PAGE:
Philippe was interested not only in the wine that was coming out of the Roy Estate property but also in the viticulture practices. We’re fortunate in that we have our own mini valley in Soda Canyon, which acts as a trough directing air currents into our vineyard all the way from San Pablo Bay. So in the wintertime, we’re a little bit warmer, and we have a bit earlier of a bud break, and more importantly, in the summertime, it’s a moderating influence. Philippe spent a lot of time in 2005 working the vineyard with Piña Vineyard Management to make sure that everything was brought into balance with the vines. We put in a double poly system for irrigation, so literally, we farm vine by vine. In September 2005, after having worked with the wines and the vineyard, Philippe told us the best way to express our particular vineyard was by producing two styles of wine. So we have our Proprietary Red Wine, which is a cabernet based wine with a little bit of merlot, and we have our Cabernet Sauvignon, which is a cabernet/petit verdot blend. For 2004, our first Parker review, we received a 94 for the Cabernet Sauvignon. We had a very small quantity of the Proprietary Red that year, and it was atypical, so we didn’t show it to Parker. But the following year, we showed him both the Cabernet Sauvignon and the Proprietary Red Wine, and we got a 95 for our Proprietary Red Wine. So Philippe was right, although we really weren’t convinced initially. But as the wines evolved the next year – and the ’05s are his from bud break to bottle – we came to understand.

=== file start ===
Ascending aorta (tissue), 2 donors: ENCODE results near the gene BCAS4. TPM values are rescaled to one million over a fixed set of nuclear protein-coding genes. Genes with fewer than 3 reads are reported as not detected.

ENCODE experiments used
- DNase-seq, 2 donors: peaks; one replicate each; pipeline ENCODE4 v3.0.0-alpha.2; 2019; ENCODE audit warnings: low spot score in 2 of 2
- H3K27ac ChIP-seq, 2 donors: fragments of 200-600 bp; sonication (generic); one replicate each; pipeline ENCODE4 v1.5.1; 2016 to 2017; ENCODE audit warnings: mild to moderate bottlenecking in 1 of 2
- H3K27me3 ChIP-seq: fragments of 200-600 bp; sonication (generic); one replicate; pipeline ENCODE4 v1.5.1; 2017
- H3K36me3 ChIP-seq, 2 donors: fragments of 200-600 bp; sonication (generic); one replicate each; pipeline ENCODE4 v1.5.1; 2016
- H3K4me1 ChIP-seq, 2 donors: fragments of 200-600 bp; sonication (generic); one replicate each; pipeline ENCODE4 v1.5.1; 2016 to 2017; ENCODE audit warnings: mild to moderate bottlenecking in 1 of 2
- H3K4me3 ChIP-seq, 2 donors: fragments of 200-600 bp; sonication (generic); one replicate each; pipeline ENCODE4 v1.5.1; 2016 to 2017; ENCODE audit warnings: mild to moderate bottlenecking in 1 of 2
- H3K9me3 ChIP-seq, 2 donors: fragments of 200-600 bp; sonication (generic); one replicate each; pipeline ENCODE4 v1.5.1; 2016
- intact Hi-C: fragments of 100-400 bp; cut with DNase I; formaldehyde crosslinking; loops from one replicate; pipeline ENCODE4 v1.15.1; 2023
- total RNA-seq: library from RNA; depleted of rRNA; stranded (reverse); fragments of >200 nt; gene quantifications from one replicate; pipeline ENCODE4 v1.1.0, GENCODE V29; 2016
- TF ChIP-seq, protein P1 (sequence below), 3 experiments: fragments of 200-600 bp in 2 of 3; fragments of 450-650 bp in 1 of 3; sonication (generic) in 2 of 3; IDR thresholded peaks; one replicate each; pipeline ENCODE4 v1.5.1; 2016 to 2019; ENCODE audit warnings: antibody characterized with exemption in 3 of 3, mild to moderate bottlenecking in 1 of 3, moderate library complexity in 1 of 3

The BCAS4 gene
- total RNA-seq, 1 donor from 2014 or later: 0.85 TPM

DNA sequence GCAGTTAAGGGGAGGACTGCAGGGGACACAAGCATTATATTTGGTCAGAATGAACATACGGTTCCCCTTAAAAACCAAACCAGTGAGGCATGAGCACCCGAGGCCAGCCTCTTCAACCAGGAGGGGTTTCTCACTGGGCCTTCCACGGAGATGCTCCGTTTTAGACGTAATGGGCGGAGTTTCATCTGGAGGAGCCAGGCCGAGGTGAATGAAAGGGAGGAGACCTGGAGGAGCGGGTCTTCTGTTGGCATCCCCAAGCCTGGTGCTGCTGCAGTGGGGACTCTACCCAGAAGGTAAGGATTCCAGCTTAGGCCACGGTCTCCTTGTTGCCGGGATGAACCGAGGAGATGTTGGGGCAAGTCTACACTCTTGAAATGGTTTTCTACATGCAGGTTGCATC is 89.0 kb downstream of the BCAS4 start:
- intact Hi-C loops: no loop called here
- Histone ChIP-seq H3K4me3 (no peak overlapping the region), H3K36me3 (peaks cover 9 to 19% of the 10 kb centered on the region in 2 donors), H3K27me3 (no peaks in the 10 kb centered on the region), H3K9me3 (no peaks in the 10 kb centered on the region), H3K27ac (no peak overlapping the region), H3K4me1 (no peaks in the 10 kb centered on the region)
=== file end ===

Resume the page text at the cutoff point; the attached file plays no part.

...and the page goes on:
Can you highlight the new releases you have coming out?
Shirley: We’re up to the ’06s, so this will be our third release. We’re releasing the ’06 Proprietary Red Wine in April 2009 – that’s our cabernet/merlot with a little touch of petit verdot blend. And all of our wine is aged in Taransaud French oak barrels and we age the Proprietary Red Wine for 18 months, whereas we hold the Cabernet Sauvignon in a barrel for an additional six months, so it’s in the barrel for 24 months. We won’t release the Cabernet Sauvignon until the September timeframe. In December 2008, we just released our ’05 Cabernet Sauvignon. Not that I’m biased, but they really are wonderful wines.
Robert Parker and Philippe feel that we have the best of both worlds: we have the beautiful fresh fruit of California and yet the elegance of Bordeaux. Parker rated the 2005 vintage at 95 points for the Proprietary Red and 94 points for the Cabernet. The ratings have been through the roof and well beyond our expectations.
Could you ever have dreamed that you would end up in the wine industry?
Charles: We are extraordinarily blessed to have tripped over what we’re learning is a special piece of property. It is unique, particularly for growing wine. So we didn’t seek out this special vineyard. We are just lucky.
Shirley: Serendipity has been the story of our lives to a large degree. To find out that you have this property that somebody is saying is going to make something that could be the next cult wine, is an amazing opportunity.